DIY Moxon antenna for TBS Crossfire and FrSky R9M

Moxon antenna in layman terms, it's probably a simplest linearly polarized directional antenna. It's like a bent halfwave dipole with a bent reflector in a back. Think about it as a very simplified Yagi antenna. It does not have much gain but has very good backward rejection. And thank's to a simplicity, Moxon is super easy to build at home. And I'm proud of radio carrying handle snap mount. I think I did a good job over here.

I've built mine with some 3D printed parts, 0.8mm copper welding wire, 22cm of RG174 coax and RP-SMA plug. And some glue of course! Result? It's definitely directional 🙂 I'm not using it very often, but it's small enough to be taken everywhere where I take my X10S.

Realacc UXII circular polarized 5.8GHz FPV antenna – Lumenier AXII chinesium clone

Cloners gonna clone and chinesium keeps being chinesium! It did not take long for Banggood / Realacc to clone Lumenier AXII FPV antennas and call them Realacc UXII circular polarized FPV antenna. Coincidence? I do not think so.

Realacc UXII circular polarized 5.8GHz FPV antenna

I've ordered few of those in December, they arrived last week and this is what came in package

Realacc UXII circular polarized 5.8GHz FPV antenna

Realacc UXII circular polarized 5.8GHz FPV antenna

Unfortunately, in this case, the build quality was typical chinesium. As soon as I opened one of them, antenna disintegrated… oh bugger…

Realacc UXII circular polarized 5.8GHz FPV antenna

I only hope the other (the one I did not open) works like expected. I did not test them in real life conditions since the weather is rather bad over here. This weekend maybe… In a meantime, here is a video of what is happening inside Realacc UXII 5.8GHz antenna.

Video tutorial: 5.8GHz Inverted Vee antenna for FPV

Today another video tutorial. It's just simpler to show how to make something on video than with text and images. So, without further ado: How to make Inverted Vee antenna for 5.8GHz FPV at home. All that is required is:

  • coax cable (here RG316)
  • SMA/RP-SMA connector
  • copper welding wire
  • caliper
  • soldering station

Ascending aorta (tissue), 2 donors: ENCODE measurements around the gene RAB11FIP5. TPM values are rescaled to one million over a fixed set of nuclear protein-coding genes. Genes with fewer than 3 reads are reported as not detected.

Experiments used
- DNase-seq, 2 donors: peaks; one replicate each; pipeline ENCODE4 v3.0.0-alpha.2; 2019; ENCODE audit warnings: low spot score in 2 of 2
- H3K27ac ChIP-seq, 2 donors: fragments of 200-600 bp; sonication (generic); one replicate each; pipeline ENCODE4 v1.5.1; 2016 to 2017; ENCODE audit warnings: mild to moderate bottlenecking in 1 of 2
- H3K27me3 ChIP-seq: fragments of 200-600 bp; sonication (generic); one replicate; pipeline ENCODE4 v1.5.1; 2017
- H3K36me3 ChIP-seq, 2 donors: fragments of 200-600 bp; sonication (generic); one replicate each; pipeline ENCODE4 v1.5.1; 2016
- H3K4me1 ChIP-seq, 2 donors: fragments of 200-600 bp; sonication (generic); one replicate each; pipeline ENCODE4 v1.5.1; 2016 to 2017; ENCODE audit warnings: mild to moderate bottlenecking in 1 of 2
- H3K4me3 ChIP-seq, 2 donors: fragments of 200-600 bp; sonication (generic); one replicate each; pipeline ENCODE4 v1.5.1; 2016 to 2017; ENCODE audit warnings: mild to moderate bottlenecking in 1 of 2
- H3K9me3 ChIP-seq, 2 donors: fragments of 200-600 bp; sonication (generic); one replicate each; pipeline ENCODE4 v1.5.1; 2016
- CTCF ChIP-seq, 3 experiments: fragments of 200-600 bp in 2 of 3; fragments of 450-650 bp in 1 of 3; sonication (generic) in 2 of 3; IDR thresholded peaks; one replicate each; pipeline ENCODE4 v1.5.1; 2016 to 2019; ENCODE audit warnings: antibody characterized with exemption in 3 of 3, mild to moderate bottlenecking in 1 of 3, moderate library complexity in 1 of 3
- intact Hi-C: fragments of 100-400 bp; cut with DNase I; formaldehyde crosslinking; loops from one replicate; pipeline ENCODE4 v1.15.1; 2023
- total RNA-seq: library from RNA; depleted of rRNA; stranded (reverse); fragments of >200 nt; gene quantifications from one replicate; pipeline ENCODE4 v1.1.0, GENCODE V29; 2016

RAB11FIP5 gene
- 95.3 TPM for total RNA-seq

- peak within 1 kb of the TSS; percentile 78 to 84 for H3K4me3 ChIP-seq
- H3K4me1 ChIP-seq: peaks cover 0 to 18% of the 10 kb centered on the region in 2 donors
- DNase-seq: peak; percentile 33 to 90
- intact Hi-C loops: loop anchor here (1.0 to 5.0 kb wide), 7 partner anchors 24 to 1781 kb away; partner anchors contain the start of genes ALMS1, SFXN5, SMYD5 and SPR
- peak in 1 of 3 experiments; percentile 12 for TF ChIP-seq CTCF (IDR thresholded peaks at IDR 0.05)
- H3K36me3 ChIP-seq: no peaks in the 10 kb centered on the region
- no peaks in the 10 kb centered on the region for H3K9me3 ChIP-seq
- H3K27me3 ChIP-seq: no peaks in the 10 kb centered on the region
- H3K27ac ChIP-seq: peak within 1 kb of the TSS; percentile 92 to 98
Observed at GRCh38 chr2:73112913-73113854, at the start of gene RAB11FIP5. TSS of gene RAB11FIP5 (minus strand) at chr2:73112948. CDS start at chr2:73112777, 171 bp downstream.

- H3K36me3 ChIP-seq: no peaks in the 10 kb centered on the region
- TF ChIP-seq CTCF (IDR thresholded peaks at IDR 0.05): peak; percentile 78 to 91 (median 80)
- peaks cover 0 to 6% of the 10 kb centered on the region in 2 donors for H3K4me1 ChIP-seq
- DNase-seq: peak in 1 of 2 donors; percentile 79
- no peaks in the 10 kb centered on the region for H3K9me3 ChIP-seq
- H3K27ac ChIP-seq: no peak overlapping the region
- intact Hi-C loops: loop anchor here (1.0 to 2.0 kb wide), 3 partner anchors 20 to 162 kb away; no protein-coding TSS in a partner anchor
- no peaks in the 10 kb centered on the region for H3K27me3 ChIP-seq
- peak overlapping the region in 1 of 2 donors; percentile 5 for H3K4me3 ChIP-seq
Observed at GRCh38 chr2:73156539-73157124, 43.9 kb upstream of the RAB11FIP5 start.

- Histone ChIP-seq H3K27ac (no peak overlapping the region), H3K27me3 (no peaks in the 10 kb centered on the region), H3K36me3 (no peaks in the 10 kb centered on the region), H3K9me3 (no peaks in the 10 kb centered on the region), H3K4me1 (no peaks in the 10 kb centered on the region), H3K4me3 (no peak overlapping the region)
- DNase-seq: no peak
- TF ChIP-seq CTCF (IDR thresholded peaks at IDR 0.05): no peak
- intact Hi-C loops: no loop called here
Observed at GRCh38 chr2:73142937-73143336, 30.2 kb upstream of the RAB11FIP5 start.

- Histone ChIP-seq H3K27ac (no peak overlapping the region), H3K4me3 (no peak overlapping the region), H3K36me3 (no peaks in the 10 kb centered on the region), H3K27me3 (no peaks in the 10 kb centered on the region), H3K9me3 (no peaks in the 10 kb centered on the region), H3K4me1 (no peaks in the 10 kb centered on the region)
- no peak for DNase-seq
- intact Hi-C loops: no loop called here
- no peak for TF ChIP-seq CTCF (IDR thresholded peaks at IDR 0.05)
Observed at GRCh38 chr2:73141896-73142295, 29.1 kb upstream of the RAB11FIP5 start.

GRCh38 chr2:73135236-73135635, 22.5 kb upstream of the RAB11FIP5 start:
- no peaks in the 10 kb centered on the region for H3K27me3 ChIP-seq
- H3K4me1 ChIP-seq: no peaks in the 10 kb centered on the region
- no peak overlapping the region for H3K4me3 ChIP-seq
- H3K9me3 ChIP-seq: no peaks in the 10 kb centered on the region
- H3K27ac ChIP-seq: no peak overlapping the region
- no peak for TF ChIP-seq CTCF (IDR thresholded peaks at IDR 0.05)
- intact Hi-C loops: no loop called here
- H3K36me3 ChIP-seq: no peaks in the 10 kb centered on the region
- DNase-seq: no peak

• basic tools

At the end we have small and light FPV antenna that just works. Sometimes it's just worth to make something by yourself, right?

3D Printed 433MHz Moxon Antenna With Arm And Snap Mount

It’s still middle of winter here in northern hemisphere, but I’m slowly preparing for next flying season. One of my goals is to push my DIY HC-12 Telelemetry System to a next level. In both range and quality. For quality I’m planning small hardware LTM decoder with LCD. For range, I want to reach at least 1.5km with 9600bps FU3 mode and 2.5km with 1200bps FU4 mode.

Continue reading 3D Printed 433MHz Moxon Antenna With Arm And Snap Mount

Improving cheap radio range

Radio range of my first drone, UDI 829A was pretty pathetic. OK, it was (still is, I only have to finally replace motors) pretty indestructible, quite stable and reasonably priced. But effective radio range as quite short. More less 50 meters. Above that limit strange things started to happen. The reason was pretty simple. Just take a look at this picture.

Antenna too short

Can you see the transmitter antenna? Yeap, that it this short cable. Not only it does not go into “antenna cover” of the receiver, it is also horizontally polarized and when receiver is held in a normal way, pointing into a drone, it emits almost no signal in this direction. This and an additional single whip antenna on the receiver makes it virtually impossible to have a good radio range.

So, I’ve decided to fix that and install external antenna that would work with vertical linear polarization and actually emits some power in drone’s direction.
This tutorial shows how to do it for UDI 829A, but will work almost all cheap drones. Their transmitters are very similar inside and as long as there is antenna pad or connector, it can be done. Continue reading Improving cheap radio range

Antennas: power loss on polarization mismatch

Most people in RC hobby knows that receiver and transmitter antennas should match polarization. But what would happen if there was a mismatch? For example when transmitter uses linear vertical and receiver circular left hand? There would be a loss of power, attenuation. How much? Look at table below. Remember: -3dBi means half of power is lost during polarization change and you need +6dBi power (4 times more) to increase range by factor of two.


Vertical Horizontal LHCP RHCP
Vertcal 0dBi -20dBi -3dBi -3dBi
Horizontal -20dBi 0dBi -3dBi -3dBi
LHCP -3dBi -3dBi 0dBi -20dBi
LHCP -3dBi -3dBi -20dBi 0dBi
  • -20dBi is practical value. In theory, all power should be lost during this conversion. But we are living in not perfect world and always some power will go though
  • Vertical – Linear Vertical Polarization
  • Horizontal – Linear Horizontal Polarization
  • LHCP – Left Hand Circular Polarized
  • RHCP – Right Hand Circular Polarized